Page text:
3.0 out of 5 stars Antipodean action? yes to Antipodean, no to Action., 20 Jan 2012
By 
D. J. Ketchin "living in books" (Edinburgh Uk) - See all my reviews
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This review is from: Tongues of Serpents (The Temeraire Series, Book 6) (Kindle Edition)
This is the sixth book in Naomi Noviks 'Temeraire' series of alternative history.

The Napoleonic war still rages and Temeraire and Laurence have been exiled or 'transported' to the prison colony in New South Wales. Their insistence on passing the cure for the dragonic plague to the enemy has disastrously ended their careers.

This book is a nice read , but the plot is non existent. Its mostly a tour of the Australian outback with a conclusion thats finally something worthy of a next book. The entirety of this book is spent waiting for something interesting to happen. there are various red herrings , such as the possibility of laurence and Temeraire becoming privateers , but this fails to materialise and the book concludes leaving the reader somewhat bemused. As plot devices go - the introduction of new plot threads at the end of this book - could have been revealed in the first chapters via an urgent summons and we could have skipped this books content entirely in favor of the next.

Yes the prose is fine, and we all want to know what Temeraire and Lawrence are up to - but not 300 pages of miserable and pointless introduction to the cast of the next few books. I actually think that this book can be skipped entirely unless you just want a comfortable and easy read. If you just want to judge the book on the prose its a 3 star book, but as part of an ongoing series I find it very difficult to justify its cover price given its lack of content.
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4 of 5 people found the following review helpful
2.0 out of 5 stars Not much happens, 27 Aug 2010
By 
Gareth Wilson - Falcata Times Blog "Falcata T... - See all my reviews
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This review is from: Tongues of Serpents (The Temeraire Series, Book 6) (Kindle Edition)
As a long time fan of Novik's Napoleonic dragon series, I really can't wait for each title to land. In this case the heroic duo's tale of exile in Australia due to the events in the previous offering.

Whilst the adventure was there and the familiar characters warm the readers emotions alongside memory, this is perhaps the weakest of the series to date as not much happens. I really hope that Laurence and Temeraire's next outing improves as I'd hate ot see what started with a bang end with a damp squib.
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7 of 9 people found the following review helpful
2.0 out of 5 stars Tongues of Serpents, 20 Aug 2010
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In a word, disappointing. The only interest I really found in it, compared with the previous books in the series, was the strong hint that the next one will be set in the Americas. There was more emphasis on a rather tedious plot line this time, and very little attention paid to character. Not a book for re-reading.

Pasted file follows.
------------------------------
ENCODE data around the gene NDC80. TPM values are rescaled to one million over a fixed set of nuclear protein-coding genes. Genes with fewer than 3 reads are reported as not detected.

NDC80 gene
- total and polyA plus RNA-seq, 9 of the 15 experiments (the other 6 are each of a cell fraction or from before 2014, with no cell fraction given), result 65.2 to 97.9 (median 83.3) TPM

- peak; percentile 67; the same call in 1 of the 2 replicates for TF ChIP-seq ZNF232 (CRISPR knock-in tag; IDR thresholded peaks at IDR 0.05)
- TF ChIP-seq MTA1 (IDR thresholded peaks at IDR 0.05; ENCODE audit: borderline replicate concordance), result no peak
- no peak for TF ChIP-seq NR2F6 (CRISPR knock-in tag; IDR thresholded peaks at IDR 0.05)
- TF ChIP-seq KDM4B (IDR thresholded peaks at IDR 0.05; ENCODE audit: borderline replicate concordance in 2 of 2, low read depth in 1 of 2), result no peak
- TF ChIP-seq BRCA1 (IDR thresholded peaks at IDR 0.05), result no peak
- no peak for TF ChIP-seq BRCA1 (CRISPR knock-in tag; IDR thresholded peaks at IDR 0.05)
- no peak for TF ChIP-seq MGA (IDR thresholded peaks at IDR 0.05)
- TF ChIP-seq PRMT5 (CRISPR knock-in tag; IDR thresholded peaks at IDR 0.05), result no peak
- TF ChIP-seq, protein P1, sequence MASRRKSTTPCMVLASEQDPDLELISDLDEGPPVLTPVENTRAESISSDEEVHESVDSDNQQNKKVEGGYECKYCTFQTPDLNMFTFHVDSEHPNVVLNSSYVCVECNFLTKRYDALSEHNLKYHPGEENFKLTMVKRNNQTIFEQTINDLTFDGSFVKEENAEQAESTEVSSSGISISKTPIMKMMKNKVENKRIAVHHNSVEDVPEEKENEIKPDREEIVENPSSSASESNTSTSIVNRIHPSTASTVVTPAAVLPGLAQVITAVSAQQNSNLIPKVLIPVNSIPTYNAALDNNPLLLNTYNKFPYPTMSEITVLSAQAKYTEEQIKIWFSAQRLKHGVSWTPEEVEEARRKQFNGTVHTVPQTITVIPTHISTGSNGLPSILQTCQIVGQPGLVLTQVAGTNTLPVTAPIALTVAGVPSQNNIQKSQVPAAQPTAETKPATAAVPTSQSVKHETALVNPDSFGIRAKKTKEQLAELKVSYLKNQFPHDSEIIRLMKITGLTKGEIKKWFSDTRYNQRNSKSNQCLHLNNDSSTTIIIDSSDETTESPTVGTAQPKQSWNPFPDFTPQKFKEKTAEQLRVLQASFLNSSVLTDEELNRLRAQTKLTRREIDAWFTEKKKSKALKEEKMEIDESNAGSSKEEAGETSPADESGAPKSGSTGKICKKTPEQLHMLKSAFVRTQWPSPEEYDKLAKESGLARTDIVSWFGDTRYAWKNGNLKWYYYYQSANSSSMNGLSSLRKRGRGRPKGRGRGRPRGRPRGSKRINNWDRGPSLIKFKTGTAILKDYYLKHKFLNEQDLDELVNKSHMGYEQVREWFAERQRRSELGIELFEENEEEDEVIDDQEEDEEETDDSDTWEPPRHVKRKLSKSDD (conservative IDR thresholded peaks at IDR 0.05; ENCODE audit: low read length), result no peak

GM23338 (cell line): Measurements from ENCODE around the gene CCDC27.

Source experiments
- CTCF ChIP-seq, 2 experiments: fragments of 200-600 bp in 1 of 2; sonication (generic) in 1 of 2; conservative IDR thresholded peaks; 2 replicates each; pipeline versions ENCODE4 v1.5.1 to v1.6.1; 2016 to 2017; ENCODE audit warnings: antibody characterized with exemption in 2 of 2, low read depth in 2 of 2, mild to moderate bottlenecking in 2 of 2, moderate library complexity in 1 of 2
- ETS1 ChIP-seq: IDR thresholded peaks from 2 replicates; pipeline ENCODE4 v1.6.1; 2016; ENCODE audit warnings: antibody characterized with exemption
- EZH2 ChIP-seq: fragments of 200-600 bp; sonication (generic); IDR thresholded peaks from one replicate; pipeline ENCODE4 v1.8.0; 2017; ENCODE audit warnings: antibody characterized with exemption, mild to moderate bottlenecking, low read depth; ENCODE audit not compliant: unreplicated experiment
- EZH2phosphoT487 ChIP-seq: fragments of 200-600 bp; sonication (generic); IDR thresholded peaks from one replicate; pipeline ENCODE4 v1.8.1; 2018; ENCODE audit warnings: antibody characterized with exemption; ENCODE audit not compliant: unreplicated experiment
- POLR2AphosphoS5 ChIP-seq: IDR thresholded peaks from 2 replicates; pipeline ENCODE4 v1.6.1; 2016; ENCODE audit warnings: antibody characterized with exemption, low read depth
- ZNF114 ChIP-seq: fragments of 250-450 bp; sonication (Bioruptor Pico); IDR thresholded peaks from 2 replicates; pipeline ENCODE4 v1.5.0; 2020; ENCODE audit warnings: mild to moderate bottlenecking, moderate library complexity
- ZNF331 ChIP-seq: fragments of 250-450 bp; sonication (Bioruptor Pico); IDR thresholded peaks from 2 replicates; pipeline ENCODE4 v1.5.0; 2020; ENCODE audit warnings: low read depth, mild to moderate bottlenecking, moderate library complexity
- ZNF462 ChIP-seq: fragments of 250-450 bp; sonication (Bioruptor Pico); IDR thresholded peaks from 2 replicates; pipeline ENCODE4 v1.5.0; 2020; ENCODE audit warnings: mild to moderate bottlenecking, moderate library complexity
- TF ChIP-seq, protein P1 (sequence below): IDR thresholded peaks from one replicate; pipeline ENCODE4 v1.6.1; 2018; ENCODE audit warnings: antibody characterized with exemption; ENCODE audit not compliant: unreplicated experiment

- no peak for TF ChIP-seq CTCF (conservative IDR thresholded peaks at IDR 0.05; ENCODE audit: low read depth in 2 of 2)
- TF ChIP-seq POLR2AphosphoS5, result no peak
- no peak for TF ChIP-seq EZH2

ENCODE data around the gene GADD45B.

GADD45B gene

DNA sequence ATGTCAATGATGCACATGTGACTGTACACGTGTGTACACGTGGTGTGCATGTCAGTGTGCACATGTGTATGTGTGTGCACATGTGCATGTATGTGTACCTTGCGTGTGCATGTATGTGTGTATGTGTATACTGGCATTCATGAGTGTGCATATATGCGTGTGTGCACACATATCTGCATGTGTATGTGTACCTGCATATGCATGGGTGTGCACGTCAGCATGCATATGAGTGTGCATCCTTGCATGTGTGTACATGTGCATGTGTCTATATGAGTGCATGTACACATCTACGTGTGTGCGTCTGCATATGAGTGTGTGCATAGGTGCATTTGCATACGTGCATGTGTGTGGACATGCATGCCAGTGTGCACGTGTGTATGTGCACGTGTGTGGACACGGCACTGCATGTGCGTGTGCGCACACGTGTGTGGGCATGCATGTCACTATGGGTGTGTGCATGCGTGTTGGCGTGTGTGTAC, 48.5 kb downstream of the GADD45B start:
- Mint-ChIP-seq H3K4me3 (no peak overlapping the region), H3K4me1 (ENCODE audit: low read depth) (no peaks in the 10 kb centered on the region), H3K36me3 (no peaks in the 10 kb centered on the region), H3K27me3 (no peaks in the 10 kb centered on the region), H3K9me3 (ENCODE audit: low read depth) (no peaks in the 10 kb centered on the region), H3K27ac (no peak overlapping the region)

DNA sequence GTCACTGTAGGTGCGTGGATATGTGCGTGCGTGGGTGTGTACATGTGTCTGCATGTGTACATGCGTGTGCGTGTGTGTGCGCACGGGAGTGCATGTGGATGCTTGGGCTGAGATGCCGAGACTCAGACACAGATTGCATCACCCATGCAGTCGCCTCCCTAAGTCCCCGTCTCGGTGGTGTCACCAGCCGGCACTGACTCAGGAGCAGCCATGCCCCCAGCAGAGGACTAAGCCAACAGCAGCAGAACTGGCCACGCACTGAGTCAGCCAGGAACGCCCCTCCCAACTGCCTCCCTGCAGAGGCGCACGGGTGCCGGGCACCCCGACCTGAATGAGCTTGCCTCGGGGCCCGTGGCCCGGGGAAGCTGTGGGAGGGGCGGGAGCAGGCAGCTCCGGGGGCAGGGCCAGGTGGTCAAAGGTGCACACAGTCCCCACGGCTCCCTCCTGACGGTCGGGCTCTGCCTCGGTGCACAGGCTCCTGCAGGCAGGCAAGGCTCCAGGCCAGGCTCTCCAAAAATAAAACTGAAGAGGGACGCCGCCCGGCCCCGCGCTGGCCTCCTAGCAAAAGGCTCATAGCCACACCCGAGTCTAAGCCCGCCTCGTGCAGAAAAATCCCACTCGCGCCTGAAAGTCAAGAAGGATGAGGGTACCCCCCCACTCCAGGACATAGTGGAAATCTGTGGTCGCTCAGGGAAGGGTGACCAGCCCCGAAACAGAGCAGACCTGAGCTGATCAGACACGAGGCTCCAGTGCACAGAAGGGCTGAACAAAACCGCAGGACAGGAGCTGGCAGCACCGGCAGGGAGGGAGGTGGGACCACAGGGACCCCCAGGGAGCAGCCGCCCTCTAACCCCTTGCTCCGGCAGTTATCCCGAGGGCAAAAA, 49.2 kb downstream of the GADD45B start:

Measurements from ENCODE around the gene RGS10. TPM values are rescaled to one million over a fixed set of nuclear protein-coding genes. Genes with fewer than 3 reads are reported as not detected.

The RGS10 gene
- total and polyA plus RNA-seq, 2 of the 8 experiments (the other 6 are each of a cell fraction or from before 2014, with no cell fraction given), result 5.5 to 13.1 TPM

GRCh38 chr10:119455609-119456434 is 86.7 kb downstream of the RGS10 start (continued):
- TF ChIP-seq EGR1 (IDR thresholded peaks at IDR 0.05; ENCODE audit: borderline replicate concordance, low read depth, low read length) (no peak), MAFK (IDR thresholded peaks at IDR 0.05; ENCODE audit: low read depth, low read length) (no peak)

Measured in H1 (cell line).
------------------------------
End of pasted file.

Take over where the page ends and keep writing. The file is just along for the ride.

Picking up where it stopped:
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3 of 4 people found the following review helpful
3.0 out of 5 stars 350 pages of set up, 5 July 2011
By 
John Middleton (Brisbane, QLD, AUST) - See all my reviews
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This is the sixth Temeraire novel, and it is substantially different to those that have come before it, although it is somewhat similar to Empire of Ivory in a way. Laurence and Temeraire have been transported to Australia for treason, along with a few other characters, to start up a dragon-covert in Sydney Cove with three eggs, as there are few local humans, and no local dragons at all. They are sent off to survey the Blue Mountains and find a pass, and have a look for local smugglers. Of course, this ends up turning into a trip across the country, as given away by the map inside the front cover.

At one point there is talk of Laurence and Temeraire taking up privateering and preying on French ships in the East Indies trade, and I must say I would have much preferred to read that novel. I assume thought that this book is basically one - perhaps two - huge plot points for the final trilogy of Temeraire stories. Ok, but did it need all 350 pages to cover those off? Couldn't something else - possibly even something interesting - have happened as well as all that?

The story hums along well enough, but you get to the end and are still really waiting for something to happen. For a series with flying war-dragons and air-to-air combat as a selling point, there is none of that on show here. If you have enjoyed the first five books, read on and try to enjoy this, but don't expect much in the way of fireworks this time around. Its not as good as the first three books, but maybe this is some necessary legwork for a big finale, rather than books 7-9 being more of the same.
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3 of 4 people found the following review helpful
2.0 out of 5 stars The Tongues of Serpents by Naomi Novik, 28 Nov 2010
By 
Paul (Kettering, United Kingdom) - See all my reviews
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The other 5 books were very good and exciting reads. I cannot believe that Novik wrote this utter tosh. It must be a doppleganger that wrote this surely.

First off it was way to low on page count. There was a lot of missed opportunities in the novel to make it a good read. Gone was the rip roaring action and good realised characters. The Bunyip thread could have been much better and a bit more about that story thread would have been nice. I mean these are the only other "fantasy" race in the book and a great opportunity to realise them just more than the bogey men they were portraed.

Also the inclusion of the Aborigines and their mythology was missed.

I am glad I borrowed this to read, I would not have paid to read this book.

I would say must try better Miss Novik to keep the fans hooked.
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4.0 out of 5 stars Temeraire series, 26 May 2014
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This review is from: Tongues of Serpents (The Temeraire Series, Book 6) (Kindle Edition)
Absolutely fascinating. What a tale! It is always a great pleasure to listen to Temeraire reasoning and his human failings. What a great combination with Laurence character. A great escape from reality.